Sanral e-Tolls – Kapsch.net is 1bn Rand out of pocket
Kapsch.net has just posted their interim results for 2014 which shows a 80 million Euro liability with Sanral which is the equivalent of 1,1 billion Rand (or like our president would say: 1000 and 1 million Brazilians):
In the board-presentation Kapsch has acknowledged that compliance in South Africa is “challenging”:
Work continues unabated on improving the profit situation in South Africa.
Over the last few months Sanral has quietly continued to close down e-Toll outlets in shopping malls and retail outlets and considering that Sanral requires over 200 million Rand per month to operate the tolling, the monthly income of about 100 million Rand has made it impossible for Sanral to settle any debt and the organisation is desperately raising new bonds to continue operation. Sadly, a large portion of the Sanral investment has been sourced from state-pension schemes which will leave many government workers without retirement income if the South African government continues to insist that pay-per-use is the right choice of servicing a defunct national road system.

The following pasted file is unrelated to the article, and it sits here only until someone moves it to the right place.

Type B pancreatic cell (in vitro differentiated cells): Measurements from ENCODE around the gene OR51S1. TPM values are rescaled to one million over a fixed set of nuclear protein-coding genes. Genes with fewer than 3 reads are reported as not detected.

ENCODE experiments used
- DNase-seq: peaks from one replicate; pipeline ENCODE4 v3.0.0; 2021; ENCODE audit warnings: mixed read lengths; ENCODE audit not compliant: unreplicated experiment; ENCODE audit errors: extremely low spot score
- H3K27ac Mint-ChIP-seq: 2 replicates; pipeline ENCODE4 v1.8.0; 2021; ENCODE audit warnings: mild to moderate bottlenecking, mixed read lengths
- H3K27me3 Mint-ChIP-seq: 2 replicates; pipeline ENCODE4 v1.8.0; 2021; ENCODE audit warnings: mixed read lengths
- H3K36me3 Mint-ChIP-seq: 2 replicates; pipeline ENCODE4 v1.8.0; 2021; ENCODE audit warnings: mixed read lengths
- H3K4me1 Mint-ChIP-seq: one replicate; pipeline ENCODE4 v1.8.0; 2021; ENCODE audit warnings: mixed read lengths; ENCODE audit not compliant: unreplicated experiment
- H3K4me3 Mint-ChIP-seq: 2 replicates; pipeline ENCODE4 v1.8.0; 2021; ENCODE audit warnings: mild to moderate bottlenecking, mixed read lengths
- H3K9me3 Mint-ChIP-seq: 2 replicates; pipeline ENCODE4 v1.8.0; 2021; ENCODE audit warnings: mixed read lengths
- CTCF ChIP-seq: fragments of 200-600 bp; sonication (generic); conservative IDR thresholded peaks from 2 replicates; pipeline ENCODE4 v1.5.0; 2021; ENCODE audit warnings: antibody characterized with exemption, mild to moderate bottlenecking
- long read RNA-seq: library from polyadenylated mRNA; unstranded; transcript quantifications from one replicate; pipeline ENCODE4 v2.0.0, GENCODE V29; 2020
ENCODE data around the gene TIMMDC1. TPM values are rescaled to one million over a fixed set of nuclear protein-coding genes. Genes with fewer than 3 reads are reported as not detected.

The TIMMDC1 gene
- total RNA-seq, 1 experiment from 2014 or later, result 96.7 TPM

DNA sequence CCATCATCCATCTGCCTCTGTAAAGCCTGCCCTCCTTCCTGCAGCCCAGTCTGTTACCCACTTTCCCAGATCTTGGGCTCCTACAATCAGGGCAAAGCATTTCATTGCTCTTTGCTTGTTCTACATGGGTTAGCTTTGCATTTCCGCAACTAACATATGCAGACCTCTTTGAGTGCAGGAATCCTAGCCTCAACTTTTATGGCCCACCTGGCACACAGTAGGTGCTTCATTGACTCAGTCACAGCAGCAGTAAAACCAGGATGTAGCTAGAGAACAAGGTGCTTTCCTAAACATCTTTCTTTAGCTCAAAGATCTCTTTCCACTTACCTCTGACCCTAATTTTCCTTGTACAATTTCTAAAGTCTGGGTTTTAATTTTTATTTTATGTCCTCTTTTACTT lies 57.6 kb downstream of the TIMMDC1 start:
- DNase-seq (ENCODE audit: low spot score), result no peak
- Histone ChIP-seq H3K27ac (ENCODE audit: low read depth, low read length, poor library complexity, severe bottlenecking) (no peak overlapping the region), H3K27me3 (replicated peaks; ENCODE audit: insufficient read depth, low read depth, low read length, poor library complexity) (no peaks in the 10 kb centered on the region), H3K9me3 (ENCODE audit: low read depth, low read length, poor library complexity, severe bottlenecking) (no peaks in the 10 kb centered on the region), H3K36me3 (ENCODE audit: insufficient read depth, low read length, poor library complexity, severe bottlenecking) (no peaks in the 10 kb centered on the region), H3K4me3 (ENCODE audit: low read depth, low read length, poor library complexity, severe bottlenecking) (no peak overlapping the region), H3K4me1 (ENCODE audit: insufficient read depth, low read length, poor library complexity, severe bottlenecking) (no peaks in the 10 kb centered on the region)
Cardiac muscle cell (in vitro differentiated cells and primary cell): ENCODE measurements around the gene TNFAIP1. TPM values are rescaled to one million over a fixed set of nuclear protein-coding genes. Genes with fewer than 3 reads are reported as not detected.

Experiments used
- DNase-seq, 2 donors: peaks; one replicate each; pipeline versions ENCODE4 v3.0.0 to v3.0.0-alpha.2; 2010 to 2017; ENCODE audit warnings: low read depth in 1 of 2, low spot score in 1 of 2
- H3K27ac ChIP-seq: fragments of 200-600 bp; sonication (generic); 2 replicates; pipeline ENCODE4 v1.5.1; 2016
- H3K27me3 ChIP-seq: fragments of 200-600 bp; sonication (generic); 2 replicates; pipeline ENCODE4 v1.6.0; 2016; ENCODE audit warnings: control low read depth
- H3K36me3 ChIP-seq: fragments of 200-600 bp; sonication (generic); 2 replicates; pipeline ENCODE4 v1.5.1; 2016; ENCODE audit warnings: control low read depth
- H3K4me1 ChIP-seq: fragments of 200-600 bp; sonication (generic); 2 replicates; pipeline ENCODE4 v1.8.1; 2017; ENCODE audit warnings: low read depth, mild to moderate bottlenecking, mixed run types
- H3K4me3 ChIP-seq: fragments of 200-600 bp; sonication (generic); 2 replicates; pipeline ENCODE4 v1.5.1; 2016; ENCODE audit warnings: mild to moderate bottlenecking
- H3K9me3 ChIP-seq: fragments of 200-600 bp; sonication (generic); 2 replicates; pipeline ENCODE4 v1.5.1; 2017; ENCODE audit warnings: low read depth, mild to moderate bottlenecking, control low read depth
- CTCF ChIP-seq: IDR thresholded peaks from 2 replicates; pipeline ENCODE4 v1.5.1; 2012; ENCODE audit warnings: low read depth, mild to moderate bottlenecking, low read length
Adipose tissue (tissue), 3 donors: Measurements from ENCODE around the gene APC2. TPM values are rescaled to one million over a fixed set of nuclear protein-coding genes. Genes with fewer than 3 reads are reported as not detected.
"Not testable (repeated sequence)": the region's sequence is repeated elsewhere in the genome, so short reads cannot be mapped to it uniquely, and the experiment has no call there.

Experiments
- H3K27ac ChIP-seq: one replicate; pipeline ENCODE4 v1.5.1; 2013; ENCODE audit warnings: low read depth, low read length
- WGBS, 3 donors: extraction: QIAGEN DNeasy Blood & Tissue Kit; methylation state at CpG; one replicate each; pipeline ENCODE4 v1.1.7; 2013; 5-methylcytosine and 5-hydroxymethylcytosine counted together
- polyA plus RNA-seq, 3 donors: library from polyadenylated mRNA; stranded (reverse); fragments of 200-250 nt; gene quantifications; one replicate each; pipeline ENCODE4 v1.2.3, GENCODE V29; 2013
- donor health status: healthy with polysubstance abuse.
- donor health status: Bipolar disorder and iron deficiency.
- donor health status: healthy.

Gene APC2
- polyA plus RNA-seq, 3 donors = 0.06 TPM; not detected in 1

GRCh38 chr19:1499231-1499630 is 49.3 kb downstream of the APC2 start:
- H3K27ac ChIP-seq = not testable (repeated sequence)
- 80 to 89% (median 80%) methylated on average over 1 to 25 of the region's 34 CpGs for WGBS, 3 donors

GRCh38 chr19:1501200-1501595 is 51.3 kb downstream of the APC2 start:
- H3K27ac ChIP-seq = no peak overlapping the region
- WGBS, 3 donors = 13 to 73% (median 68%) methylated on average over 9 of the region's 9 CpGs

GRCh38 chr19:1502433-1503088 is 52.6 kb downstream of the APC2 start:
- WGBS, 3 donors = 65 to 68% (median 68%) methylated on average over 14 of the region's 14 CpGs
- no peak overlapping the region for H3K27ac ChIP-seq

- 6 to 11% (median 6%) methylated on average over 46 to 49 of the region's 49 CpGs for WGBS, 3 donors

Rating’s agency Moody’s posted another downgrade on 19th January 2015:
Non-payment of e-tolls has increased following a decision by the Province of Gauteng to establish a panel to assess the impact of e-tolls in doing business in the province, which sparked speculation among the general public that the e-toll project may be abandoned. This caused e-toll revenue collections to drop by 38% from July to November 2014, which in turn led SANRAL to revise downward its expected e-toll revenue for the fiscal year 2014-15 to ZAR907 million, against ZAR1.4 billion previously.
As e-toll revenue was planned to be the main contributor towards the reduction of borrowing requirements, as well as help improve cash flows, the lower than expected revenues will likely lead to an increase in SANRAL’s debt level. Moody’s anticipates that SANRAL’s debt will increase more than expected and reach ZAR44.1 billion by 31 March 2015, from ZAR39.6 billion at 31 March 2014.